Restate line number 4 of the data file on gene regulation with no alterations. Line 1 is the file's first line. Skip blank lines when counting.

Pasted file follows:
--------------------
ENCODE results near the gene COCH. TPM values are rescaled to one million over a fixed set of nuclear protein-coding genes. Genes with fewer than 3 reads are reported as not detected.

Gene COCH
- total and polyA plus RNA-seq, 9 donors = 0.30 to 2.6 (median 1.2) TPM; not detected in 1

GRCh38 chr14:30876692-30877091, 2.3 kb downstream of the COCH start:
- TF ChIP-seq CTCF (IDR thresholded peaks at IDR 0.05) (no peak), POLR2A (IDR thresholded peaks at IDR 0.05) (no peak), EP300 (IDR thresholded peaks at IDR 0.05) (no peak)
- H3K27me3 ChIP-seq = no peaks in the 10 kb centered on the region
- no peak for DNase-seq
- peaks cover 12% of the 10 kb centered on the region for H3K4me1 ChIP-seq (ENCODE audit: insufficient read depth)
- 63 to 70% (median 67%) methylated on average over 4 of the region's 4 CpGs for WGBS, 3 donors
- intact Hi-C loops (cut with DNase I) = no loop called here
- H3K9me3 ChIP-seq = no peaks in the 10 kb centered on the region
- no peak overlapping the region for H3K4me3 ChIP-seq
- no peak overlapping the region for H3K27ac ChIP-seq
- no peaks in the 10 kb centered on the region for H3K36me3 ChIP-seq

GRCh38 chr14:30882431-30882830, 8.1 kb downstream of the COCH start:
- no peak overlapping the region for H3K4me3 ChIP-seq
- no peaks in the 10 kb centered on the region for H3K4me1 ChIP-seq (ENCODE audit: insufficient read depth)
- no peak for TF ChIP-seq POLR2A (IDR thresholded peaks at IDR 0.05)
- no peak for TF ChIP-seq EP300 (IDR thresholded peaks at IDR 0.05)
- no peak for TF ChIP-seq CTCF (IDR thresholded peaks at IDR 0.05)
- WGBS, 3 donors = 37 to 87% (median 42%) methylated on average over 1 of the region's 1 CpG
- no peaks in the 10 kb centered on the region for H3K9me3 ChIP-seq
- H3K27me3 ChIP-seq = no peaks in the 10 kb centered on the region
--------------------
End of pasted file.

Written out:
GRCh38 chr14:30876692-30877091, 2.3 kb downstream of the COCH start: